I’m going to keep short the introduction to today’s featured picture book, Animal Masquerade (published by Kids Can Press in March and originally published under the title Au carnaval des animaux), ’cause it’s just so fun that I want to get right to it.
Well, she’s back with a similar book. Similar, that is, in terms of format — it’s another small, square, snug book. But it’s also similar in that, once again, there’s really no dramatic action or complicated narrative thread to speak of here. This time there’s an animal masquerade—”Disguises are a must!”—and each animal chooses a disguise, as you can see below in the art featured here today. As with the last book, page turns are the stars here; each animal’s disguise is revealed after each turn. This propels the book forward with a brisk energy. There’s occasional funny commentary, such as: “The hen didn’t dress up. She didn’t understand a thing. (She isn’t very smart.)” But, for the most part, the child reader can kick back to enjoy the surprises and costume-reveals. And revel in the deliciousness of an animal masquerade. (To be clear, some human animals are involved, too, as well as chocolate cake — perhaps even one disguised as another, as you can see below.)
“For kids who never tire of driving one joke into the ground,” writes K.T. Horning in The Horn Book review, “this is the perfect book—and for their adults, there are enough surprises to make that one joke tolerable for repeated readings.” Here’s that review in its entirety.
And here’s some art (rendered in pencil crayon). Enjoy.
Selections from ANIMAL MASQUERADE, written and illustrated by Marianne Dubuc, reprinted by permission of Kids Can Press Ltd., Toronto. Text and illustrations copyright © 2012 (English translation) Marianne Dubuc.
Note for any new readers: 7-Imp’s 7 Kicks is a weekly meeting ground for taking some time to reflect on Seven(ish) Exceptionally Fabulous, Beautiful, Interesting, Hilarious, or Otherwise Positive Noteworthy Things from the past week, whether book-related or not, that happened to you. New kickers are always welcome.
1) Seeing good friends yesterday.
2) Seeing an old Hayao Miyazaki film at a great Nashville theater with said friends and all our kids.
3) Seeing more good friends, who ended up cooking us delicious food, ’cause they’re kind and talented like that.
4) Wait. Seeing a good friend on Friday, who surprised me with a belated birthday cake.
(Life is really all about good friends, good family, and good food, yes? Throw in some music, art, and books, and you’re just SET.)
5) According to the people who live with me, I go through this musician is a genius and do not SPEAK while the music is playing phases with my music (I guess it’s true), and I currently dwell in that phase with Rufus Wainwright’s new Mark Ronson-produced CD. It’s a pop gem is what it is — a little bit of 1970s’ Elton John here, a little bit of Young Americans there, a bit of funk, some R & B, some doo-wop, some soul, and some strong occasional channeling of Harry Nilsson to top it all off. But still all Rufus, all the time. If that makes sense.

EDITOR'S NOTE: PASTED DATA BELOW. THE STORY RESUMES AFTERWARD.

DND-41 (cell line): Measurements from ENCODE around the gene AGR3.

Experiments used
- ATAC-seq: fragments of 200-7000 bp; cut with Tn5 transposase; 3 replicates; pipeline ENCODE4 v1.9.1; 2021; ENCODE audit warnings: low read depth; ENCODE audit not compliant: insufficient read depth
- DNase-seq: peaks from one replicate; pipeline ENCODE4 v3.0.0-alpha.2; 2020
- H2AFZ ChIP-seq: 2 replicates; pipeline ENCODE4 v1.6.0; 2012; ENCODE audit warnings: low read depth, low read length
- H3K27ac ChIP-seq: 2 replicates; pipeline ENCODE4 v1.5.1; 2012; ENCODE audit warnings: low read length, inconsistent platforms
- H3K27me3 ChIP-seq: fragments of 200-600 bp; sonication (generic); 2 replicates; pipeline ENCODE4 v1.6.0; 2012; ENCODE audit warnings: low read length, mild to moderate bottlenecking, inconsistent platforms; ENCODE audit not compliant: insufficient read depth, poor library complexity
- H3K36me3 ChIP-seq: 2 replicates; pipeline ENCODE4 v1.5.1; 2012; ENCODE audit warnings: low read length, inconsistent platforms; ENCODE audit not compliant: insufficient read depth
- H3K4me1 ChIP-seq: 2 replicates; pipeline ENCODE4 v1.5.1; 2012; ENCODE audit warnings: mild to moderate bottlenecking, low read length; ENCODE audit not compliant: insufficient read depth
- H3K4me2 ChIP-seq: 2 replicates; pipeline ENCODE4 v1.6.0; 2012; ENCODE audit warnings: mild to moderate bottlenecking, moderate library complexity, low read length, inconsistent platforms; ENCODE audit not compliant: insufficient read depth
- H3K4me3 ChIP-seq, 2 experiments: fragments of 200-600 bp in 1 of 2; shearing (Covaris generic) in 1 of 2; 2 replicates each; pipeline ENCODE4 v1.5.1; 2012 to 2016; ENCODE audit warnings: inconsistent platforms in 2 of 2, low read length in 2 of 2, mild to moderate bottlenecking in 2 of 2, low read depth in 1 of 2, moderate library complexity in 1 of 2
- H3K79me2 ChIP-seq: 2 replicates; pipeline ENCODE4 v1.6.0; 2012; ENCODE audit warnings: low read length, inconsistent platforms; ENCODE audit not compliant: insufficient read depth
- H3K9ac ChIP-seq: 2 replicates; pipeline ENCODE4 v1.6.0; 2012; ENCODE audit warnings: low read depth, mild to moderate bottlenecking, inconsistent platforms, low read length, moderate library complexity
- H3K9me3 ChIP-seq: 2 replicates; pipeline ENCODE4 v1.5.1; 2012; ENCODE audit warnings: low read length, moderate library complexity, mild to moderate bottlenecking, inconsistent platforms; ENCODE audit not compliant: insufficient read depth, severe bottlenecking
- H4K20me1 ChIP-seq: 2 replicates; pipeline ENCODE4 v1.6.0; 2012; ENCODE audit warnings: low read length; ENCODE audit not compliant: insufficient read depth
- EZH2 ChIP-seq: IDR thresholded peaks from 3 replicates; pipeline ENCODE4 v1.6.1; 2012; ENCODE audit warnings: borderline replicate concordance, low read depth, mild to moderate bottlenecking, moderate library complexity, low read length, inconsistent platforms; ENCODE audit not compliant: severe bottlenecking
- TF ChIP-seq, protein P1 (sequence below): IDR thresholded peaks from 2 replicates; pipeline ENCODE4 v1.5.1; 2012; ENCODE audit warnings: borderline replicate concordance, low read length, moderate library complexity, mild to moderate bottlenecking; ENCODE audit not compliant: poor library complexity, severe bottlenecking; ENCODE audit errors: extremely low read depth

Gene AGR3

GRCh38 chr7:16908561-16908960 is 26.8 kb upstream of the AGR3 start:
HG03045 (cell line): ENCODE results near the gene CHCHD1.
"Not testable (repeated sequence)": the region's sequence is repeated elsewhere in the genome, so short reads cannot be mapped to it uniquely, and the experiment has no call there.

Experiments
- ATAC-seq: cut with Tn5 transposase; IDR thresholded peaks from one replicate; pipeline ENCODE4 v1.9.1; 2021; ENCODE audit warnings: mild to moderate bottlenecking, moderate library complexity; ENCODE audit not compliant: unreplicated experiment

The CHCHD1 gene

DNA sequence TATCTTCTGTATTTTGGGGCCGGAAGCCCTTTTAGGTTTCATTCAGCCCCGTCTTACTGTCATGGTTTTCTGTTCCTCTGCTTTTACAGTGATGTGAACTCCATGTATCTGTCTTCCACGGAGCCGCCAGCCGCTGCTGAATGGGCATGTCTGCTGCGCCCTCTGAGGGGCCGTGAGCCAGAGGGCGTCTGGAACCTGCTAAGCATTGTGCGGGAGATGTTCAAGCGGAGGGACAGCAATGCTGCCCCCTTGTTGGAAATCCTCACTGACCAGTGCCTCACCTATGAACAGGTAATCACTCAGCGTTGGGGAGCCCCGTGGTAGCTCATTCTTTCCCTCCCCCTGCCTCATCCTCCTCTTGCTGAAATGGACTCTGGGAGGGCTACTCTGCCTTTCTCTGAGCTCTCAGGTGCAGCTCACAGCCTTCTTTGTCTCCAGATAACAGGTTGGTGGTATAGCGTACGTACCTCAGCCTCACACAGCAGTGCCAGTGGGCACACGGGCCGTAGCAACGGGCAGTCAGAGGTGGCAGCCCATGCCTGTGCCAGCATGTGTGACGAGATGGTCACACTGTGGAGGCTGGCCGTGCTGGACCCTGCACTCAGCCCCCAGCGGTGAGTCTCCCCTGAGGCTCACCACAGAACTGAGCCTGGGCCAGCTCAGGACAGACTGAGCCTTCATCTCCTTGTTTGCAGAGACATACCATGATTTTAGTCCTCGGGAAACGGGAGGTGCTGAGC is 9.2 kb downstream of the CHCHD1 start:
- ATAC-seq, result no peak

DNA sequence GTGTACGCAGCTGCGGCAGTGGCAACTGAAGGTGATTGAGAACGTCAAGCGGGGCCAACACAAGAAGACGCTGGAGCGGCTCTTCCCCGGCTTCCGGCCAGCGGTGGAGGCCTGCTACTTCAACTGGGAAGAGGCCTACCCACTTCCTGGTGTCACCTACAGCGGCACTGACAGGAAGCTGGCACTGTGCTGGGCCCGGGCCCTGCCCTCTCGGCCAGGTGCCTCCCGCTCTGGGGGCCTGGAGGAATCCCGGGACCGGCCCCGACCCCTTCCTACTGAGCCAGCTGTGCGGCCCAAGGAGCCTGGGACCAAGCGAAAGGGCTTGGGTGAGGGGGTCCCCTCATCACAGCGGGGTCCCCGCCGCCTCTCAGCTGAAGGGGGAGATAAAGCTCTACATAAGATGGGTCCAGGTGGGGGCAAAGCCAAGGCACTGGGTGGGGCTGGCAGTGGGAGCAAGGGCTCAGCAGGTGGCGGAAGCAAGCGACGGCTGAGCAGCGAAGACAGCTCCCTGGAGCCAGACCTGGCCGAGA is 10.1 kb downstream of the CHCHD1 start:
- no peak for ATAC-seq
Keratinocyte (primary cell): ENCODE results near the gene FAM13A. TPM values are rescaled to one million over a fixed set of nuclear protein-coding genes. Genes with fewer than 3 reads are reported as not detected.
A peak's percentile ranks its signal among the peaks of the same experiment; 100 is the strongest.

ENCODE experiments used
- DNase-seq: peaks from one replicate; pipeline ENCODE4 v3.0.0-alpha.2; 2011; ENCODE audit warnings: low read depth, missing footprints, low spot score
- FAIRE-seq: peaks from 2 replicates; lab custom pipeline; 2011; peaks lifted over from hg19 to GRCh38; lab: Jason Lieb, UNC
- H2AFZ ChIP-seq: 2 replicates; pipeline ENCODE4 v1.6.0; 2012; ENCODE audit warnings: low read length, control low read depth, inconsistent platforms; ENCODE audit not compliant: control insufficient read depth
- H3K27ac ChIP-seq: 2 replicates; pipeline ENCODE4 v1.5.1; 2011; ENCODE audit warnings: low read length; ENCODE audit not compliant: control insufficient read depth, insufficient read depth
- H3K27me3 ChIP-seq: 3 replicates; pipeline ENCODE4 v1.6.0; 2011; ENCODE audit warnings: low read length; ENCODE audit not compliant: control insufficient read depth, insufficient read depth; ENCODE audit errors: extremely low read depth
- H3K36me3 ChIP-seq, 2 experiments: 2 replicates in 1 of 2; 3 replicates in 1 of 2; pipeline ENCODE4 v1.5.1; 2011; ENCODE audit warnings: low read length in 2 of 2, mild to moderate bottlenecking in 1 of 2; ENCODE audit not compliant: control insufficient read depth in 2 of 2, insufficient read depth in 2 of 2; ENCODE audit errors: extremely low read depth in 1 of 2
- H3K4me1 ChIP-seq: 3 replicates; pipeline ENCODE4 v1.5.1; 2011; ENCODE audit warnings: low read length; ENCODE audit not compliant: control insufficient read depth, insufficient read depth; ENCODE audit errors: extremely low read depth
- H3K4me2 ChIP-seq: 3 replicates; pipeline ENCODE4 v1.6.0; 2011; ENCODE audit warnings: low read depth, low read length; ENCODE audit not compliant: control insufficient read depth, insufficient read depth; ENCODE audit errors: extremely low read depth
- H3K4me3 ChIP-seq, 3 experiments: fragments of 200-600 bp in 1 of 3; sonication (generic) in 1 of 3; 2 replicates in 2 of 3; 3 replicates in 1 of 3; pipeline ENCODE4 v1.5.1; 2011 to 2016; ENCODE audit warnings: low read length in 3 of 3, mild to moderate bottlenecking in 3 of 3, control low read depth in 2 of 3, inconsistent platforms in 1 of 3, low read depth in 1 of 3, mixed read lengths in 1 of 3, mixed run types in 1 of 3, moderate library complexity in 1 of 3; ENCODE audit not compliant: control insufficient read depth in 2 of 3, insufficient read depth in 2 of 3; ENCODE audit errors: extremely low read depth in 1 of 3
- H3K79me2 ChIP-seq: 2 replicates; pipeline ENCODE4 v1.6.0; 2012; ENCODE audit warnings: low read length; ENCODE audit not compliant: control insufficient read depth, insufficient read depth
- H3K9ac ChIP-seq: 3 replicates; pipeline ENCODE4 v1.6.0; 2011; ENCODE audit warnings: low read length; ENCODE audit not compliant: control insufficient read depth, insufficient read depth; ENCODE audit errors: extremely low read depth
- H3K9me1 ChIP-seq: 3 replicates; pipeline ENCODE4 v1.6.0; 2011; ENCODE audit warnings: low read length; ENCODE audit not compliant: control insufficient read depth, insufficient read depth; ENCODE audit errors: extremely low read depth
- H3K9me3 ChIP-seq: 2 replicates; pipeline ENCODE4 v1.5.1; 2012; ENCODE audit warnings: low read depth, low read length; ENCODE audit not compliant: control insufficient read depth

The smart Ann Powers over at NPR really nailed his genius with this:
Great melodicists aren’t as common as you’d think. With so much music already out there, it’s easier for songwriters to simply weave together old earworms, rather than going somewhere new. Wainwright has never done that. As historically minded as he may be, steeped in the traditions of both the symphony hall and the Montreal nightclub, Wainwright has formed a language of his own by constantly pushing against conventional song structures, building new forms that seemed to mirror his own complex interior monologues.
I wish he’d come with his big ‘ol, beautiful piano and play at the Ryman in Nashville. I really do. Come on, Rufus. Come to Nashville. COME TO NASHVILLE.
‘Cause, you see, if Rufus came to Nashville, I could enjoy goodness like this below. (I like this so much. It’s what first turned me on to his music. I feel like SURELY I’ve posted this previously at 7-Imp, but ah well…)
“I’m just a little bit heiress, a little bit Irish / a little bit Tower of Pisa whenever I see you / So please be kind if I’m a mess…”
THAT VOICE. Also, if I played piano like that, I don’t know if I could stand my own awesome-ness.
6) I really enjoyed listening to this conversation and these songs.
This makes me laugh:
I’ve always said green chalk tastes like hippies.
We have four microphones, two voices and two guitars. That’s how we make records and it freaks people out. I’ve come to believe that there’s this other element, which is the sum of its parts which are things like the air, the room, the atmosphere. These things enable us to make these little landscapes and soundscapes, which is interesting to us.
What are YOUR kicks this week?